I’ve reached an age when I realize just how lucky I am to still have my mother with me. She turned 102 years old in February, and it boggles the mind to think about how much the world has changed since she was born in 1911. The house she grew up in was probably a little better than average for the time and the place (a small town in rural Tennessee). Still, it had no indoor plumbing and no electricity. Her family drew water from a well (inside a well house) and used an outhouse that was a bit on the fancy side: it was “a two seater.” Toilet paper consisted of old Sears Roebuck or Montgomery Ward catalogs.Medicine was still on the primitive side when Mom was young. The sister closest to her in age, Marian, died when she was eight years old. In retrospect, they think Marian died of appendicitis.
When Mom was nine years old, her parents decided to move to Muncie, Indiana, but the move didn’t work well for them, so they moved back to Tennessee the following year. Mom remembers that they shipped their furniture back and then the family—six kids, the parents, and all the luggage—traveled in a T Model Ford. On two occasions during the trip back to Tennessee, they had to ask strangers along the route to let them sleep on their property. One night they slept in a garage on a dirt floor, and one night they slept in a “beach house” near a river. It rained that night and the roof leaked. When they finally got back to Tennessee, they had to live in a sawmill shed for about six months until they could get a house.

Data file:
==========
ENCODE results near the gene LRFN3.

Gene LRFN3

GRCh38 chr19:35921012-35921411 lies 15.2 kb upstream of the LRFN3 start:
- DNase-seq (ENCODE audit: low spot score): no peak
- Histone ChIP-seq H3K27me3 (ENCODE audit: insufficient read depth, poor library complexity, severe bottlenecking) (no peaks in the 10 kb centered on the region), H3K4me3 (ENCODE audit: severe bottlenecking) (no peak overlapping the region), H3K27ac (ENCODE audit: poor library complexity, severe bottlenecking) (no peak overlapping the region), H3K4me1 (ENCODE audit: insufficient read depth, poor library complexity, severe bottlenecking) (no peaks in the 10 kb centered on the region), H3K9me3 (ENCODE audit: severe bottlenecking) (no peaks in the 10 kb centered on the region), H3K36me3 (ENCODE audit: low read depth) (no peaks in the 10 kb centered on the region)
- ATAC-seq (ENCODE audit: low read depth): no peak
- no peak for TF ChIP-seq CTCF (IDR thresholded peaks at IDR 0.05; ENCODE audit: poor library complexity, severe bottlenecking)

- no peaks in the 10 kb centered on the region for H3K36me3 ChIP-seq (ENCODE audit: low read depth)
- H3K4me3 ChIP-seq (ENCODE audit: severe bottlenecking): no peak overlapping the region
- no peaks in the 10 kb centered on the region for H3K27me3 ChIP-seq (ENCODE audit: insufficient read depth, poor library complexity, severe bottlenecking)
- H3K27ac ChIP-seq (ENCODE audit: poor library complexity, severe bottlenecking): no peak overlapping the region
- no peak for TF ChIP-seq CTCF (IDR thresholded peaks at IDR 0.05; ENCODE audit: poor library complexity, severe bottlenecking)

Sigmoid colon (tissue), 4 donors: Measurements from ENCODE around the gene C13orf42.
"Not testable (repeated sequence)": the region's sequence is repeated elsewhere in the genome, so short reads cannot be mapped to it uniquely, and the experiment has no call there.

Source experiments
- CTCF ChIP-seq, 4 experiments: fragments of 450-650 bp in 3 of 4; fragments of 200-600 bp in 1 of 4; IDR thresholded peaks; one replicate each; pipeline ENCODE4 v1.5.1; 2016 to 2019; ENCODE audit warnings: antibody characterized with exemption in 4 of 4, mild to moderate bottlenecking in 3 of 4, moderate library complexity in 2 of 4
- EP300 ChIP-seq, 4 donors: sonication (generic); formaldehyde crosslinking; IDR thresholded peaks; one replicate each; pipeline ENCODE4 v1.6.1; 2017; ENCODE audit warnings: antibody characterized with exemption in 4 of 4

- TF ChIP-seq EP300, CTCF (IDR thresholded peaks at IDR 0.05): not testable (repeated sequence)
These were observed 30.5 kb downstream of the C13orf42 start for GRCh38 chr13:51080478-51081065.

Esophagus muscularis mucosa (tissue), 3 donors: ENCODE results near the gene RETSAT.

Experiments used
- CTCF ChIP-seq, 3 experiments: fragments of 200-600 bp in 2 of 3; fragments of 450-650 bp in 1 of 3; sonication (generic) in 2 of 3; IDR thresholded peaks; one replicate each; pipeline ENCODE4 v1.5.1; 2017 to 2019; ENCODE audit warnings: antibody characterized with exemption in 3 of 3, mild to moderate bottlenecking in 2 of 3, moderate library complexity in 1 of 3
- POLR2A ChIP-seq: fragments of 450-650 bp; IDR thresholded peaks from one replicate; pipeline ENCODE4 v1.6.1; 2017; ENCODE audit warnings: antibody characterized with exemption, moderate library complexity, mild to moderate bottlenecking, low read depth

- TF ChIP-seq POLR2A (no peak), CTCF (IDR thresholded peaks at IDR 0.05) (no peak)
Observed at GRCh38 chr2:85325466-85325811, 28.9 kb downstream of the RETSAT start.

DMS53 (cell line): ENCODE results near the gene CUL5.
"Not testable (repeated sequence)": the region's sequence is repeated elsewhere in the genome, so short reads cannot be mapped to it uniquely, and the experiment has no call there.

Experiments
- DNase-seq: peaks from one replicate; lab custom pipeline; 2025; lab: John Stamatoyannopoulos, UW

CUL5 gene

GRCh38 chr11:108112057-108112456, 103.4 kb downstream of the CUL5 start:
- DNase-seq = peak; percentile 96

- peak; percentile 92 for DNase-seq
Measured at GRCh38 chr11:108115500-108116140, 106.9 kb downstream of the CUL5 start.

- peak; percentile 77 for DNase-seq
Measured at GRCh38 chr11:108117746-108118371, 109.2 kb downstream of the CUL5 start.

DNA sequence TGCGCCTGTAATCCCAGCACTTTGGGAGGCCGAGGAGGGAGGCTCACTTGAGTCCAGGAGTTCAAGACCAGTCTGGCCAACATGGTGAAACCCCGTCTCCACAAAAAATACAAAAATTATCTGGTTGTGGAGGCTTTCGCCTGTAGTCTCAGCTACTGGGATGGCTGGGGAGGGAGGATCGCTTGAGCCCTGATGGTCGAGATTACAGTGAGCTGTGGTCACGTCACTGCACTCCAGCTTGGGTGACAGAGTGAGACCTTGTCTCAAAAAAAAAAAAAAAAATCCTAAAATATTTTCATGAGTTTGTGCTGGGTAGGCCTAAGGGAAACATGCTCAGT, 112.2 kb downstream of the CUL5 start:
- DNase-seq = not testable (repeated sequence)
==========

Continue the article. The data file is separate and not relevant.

Mom married my father in 1926 when she was about fifteen and a half years old. She had three children by the time she was twenty-one, and a few years later, a fourth child—namely me—came along.Mom, like almost everyone in her generation, worked hard and often lived hard. The Great Depression made a lasting impression on her, and she was never comfortable with spending money freely. She recalls that during the Depression years, she could buy enough material to make a dress for a nickel but she couldn’t get her hands on a nickel.
Then there were the years of World War Two and the shortages and rationing. For a housewife who tried to can enough food to carry her family through the winter months, having to make do without enough sugar for making jams and jellies was a hardship, along with many others.
Thinking of the challenges Mom faced and overcame, I am amazed that she not only survived but that she thrived, managing to raise four children, take an active role in her church, and become a valued and beloved member of the local senior center. Although she’s physically too weak to go to the center now, she was still attending up until she was around a hundred years old.
So here’s to you, Mom. For your courage, your many kindnesses, your loyalty, and your love. A million thanks on Mother’s Day and every other day of the year.